Decades of planning helped to ensure security at Queen’s funeral, says expert
The success of the enormous security operation surrounding the Queen’s funeral followed decades of intricate planning and heightened public vigilance, a counter-terrorism expert has said.
Royalty, world leaders and hundreds of thousands of members of the public were kept safe on Monday, amid heightened concerns over possible attacks.
The scale surpassed the operation for the platinum jubilee weekend and the London 2012 Olympics, which saw up to 10,000 police officers on duty a day.
Nick Aldworth, the former counter-terrorism policing national coordinator, said the plans for the Queen’s funeral had been discussed in minute detail for decades.
“The success behind the scale of this enterprise is from the years of planning,” he told the Guardian.
The UK public’s heightened awareness of possible terrorist acts, and their willingness to report suspicions, has also made central London an ideal venue for a large-scale event, he said.
“London, because of what it has experienced and years of vigilance, is in many ways an ideal venue because the public are aware of possible dangers,” he said.
The Metropolitan police deputy assistant commissioner Stuart Cundy said on Sunday that “nothing can compare” to the “hugely complex” task. The funeral was the “final and most complex phase” of the policing operation that took place after the death of the monarch, he said.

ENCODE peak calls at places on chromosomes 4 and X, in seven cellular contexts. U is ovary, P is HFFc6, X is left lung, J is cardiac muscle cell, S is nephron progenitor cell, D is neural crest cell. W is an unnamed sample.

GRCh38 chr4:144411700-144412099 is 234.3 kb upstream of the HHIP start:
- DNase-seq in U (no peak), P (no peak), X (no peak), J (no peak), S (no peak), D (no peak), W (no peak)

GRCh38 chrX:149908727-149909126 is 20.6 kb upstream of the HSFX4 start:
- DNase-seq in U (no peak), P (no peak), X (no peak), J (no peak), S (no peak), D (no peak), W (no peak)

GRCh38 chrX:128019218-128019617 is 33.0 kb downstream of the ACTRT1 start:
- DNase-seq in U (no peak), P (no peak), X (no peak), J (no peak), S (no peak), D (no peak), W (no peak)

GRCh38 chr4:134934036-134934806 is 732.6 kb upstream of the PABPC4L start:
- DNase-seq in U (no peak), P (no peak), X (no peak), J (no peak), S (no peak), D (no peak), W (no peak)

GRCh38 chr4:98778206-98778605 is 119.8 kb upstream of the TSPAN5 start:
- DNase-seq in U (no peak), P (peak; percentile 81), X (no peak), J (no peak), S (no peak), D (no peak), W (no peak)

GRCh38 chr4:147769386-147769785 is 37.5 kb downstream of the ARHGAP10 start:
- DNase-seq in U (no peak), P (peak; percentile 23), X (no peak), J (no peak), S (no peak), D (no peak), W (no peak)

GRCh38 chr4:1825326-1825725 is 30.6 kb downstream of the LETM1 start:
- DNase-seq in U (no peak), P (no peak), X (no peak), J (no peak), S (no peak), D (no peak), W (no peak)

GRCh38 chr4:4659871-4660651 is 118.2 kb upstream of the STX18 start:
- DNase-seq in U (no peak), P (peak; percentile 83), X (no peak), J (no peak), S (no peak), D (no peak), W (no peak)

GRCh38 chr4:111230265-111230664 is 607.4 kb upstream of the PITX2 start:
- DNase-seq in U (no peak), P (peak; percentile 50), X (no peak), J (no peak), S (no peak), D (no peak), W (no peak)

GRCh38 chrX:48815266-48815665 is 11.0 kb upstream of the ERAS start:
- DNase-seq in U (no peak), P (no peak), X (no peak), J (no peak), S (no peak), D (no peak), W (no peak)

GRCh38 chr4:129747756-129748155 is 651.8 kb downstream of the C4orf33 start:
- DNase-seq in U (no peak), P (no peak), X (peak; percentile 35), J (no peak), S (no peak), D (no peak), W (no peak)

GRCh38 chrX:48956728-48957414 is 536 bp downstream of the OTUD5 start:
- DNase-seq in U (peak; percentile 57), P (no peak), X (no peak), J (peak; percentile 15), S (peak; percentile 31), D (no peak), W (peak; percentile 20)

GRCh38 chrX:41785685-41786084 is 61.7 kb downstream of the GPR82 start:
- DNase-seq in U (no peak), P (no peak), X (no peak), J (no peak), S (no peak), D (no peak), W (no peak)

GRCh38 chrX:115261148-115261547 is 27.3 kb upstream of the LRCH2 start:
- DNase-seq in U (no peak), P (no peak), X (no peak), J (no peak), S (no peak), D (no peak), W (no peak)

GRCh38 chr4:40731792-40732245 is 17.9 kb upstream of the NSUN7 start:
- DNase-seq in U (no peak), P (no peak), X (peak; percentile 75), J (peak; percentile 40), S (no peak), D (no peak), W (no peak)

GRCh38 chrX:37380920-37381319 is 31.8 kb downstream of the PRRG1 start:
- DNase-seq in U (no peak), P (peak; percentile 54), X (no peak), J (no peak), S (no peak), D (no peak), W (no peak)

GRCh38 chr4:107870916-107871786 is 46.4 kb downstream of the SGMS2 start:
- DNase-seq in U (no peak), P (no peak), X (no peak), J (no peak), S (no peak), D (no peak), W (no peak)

It comes as the country’s terrorism threat level stands at “substantial”, meaning an attack is “likely”.
Police and security services had expressed concern about the possibility of knife attacks, bombs being detonated, and all other possible terror threats or incidents.
The security services were also involved in the funeral’s planning, identifying any potential threats, while the Centre for the Protection of National Infrastructure was responsible for providing expert advice to the director of MI5 and across government.
More than 3,000 other officers from almost every force in the country were drafted in to help police in London.
Armed police, motorbike escort riders, officers carrying out patrols on horseback, dog teams and the marine unit were among the specialist teams involved.
Rooftop snipers were in place while the cortege was moving, accompanied by a helicopter escort anywhere outside the capital.
So-called lone-actor terrorism, in particular knife attacks, are now considered the main threat. However, police guarding the new King and senior royals also have to consider the risks posed by people who are fixated with those in the public eye.
Members of the public were urged to report any suspicious behaviour, with security experts describing potential terrorists among the crowds as people who would seem “blatantly out of place” and uninterested in ceremonial events.
By Friday morning, more than 30 arrests, for a range of offences, had been made as part of the operation, Cundy said.
Since then, a man has been charged with a public order offence and is due in court after an alleged disturbance by the Queen’s coffin in Westminster Hall. Another man has appeared in court facing allegations he sexually assaulted two women who were in the queue to attend the Queen’s lying in state.
More than 22 miles (35km) of barriers in central London alone were put up to control crowds and keep key areas secure.
About 2,300 police officers oversaw the Queen’s final journey from Westminster Abbey to Windsor Castle. Approximately 1,000 lined the route, alongside military personnel, from the abbey to Wellington Arch as the Queen’s coffin was carried from the service by gun carriage.